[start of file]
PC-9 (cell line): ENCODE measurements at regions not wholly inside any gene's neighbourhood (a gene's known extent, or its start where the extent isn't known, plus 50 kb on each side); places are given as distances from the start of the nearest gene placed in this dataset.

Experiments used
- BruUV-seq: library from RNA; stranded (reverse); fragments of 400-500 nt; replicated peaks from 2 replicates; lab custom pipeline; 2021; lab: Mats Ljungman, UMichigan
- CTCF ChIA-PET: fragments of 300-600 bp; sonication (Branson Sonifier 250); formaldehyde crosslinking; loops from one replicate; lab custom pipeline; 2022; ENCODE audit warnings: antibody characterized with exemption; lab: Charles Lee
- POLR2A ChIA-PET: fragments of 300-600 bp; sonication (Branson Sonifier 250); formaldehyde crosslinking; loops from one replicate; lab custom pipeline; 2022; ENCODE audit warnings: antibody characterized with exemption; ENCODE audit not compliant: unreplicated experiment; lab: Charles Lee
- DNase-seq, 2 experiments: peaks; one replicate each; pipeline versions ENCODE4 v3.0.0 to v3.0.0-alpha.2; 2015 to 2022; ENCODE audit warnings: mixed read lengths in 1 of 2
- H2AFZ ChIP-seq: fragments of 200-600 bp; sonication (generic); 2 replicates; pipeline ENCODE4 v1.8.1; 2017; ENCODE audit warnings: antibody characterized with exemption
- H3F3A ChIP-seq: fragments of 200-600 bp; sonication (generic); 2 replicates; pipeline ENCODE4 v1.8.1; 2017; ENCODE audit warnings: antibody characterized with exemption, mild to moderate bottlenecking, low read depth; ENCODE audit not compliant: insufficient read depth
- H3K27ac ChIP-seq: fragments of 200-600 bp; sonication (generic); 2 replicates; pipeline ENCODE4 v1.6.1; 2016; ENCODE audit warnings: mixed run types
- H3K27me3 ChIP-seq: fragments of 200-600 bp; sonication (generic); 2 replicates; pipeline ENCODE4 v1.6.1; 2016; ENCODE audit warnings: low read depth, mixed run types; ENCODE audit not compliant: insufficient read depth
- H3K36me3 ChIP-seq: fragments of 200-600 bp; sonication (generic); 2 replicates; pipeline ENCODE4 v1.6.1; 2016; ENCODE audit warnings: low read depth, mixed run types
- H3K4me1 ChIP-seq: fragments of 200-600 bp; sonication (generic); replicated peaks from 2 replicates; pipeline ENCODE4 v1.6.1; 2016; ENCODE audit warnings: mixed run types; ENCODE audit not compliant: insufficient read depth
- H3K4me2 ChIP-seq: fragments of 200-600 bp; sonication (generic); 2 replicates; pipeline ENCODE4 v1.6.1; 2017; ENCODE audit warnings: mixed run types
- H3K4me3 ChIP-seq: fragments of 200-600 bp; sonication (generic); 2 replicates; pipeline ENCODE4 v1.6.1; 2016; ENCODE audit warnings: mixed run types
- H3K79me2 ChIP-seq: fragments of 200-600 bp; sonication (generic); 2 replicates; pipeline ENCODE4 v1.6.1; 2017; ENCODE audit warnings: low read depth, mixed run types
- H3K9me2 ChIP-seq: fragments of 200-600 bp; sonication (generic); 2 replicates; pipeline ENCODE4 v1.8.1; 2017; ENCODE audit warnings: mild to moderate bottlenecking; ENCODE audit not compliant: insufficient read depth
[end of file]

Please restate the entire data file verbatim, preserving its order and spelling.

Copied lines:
PC-9 (cell line): ENCODE measurements at regions not wholly inside any gene's neighbourhood (a gene's known extent, or its start where the extent isn't known, plus 50 kb on each side); places are given as distances from the start of the nearest gene placed in this dataset.

Experiments used
- BruUV-seq: library from RNA; stranded (reverse); fragments of 400-500 nt; replicated peaks from 2 replicates; lab custom pipeline; 2021; lab: Mats Ljungman, UMichigan
- CTCF ChIA-PET: fragments of 300-600 bp; sonication (Branson Sonifier 250); formaldehyde crosslinking; loops from one replicate; lab custom pipeline; 2022; ENCODE audit warnings: antibody characterized with exemption; lab: Charles Lee
- POLR2A ChIA-PET: fragments of 300-600 bp; sonication (Branson Sonifier 250); formaldehyde crosslinking; loops from one replicate; lab custom pipeline; 2022; ENCODE audit warnings: antibody characterized with exemption; ENCODE audit not compliant: unreplicated experiment; lab: Charles Lee
- DNase-seq, 2 experiments: peaks; one replicate each; pipeline versions ENCODE4 v3.0.0 to v3.0.0-alpha.2; 2015 to 2022; ENCODE audit warnings: mixed read lengths in 1 of 2
- H2AFZ ChIP-seq: fragments of 200-600 bp; sonication (generic); 2 replicates; pipeline ENCODE4 v1.8.1; 2017; ENCODE audit warnings: antibody characterized with exemption
- H3F3A ChIP-seq: fragments of 200-600 bp; sonication (generic); 2 replicates; pipeline ENCODE4 v1.8.1; 2017; ENCODE audit warnings: antibody characterized with exemption, mild to moderate bottlenecking, low read depth; ENCODE audit not compliant: insufficient read depth
- H3K27ac ChIP-seq: fragments of 200-600 bp; sonication (generic); 2 replicates; pipeline ENCODE4 v1.6.1; 2016; ENCODE audit warnings: mixed run types
- H3K27me3 ChIP-seq: fragments of 200-600 bp; sonication (generic); 2 replicates; pipeline ENCODE4 v1.6.1; 2016; ENCODE audit warnings: low read depth, mixed run types; ENCODE audit not compliant: insufficient read depth
- H3K36me3 ChIP-seq: fragments of 200-600 bp; sonication (generic); 2 replicates; pipeline ENCODE4 v1.6.1; 2016; ENCODE audit warnings: low read depth, mixed run types
- H3K4me1 ChIP-seq: fragments of 200-600 bp; sonication (generic); replicated peaks from 2 replicates; pipeline ENCODE4 v1.6.1; 2016; ENCODE audit warnings: mixed run types; ENCODE audit not compliant: insufficient read depth
- H3K4me2 ChIP-seq: fragments of 200-600 bp; sonication (generic); 2 replicates; pipeline ENCODE4 v1.6.1; 2017; ENCODE audit warnings: mixed run types
- H3K4me3 ChIP-seq: fragments of 200-600 bp; sonication (generic); 2 replicates; pipeline ENCODE4 v1.6.1; 2016; ENCODE audit warnings: mixed run types
- H3K79me2 ChIP-seq: fragments of 200-600 bp; sonication (generic); 2 replicates; pipeline ENCODE4 v1.6.1; 2017; ENCODE audit warnings: low read depth, mixed run types
- H3K9me2 ChIP-seq: fragments of 200-600 bp; sonication (generic); 2 replicates; pipeline ENCODE4 v1.8.1; 2017; ENCODE audit warnings: mild to moderate bottlenecking; ENCODE audit not compliant: insufficient read depth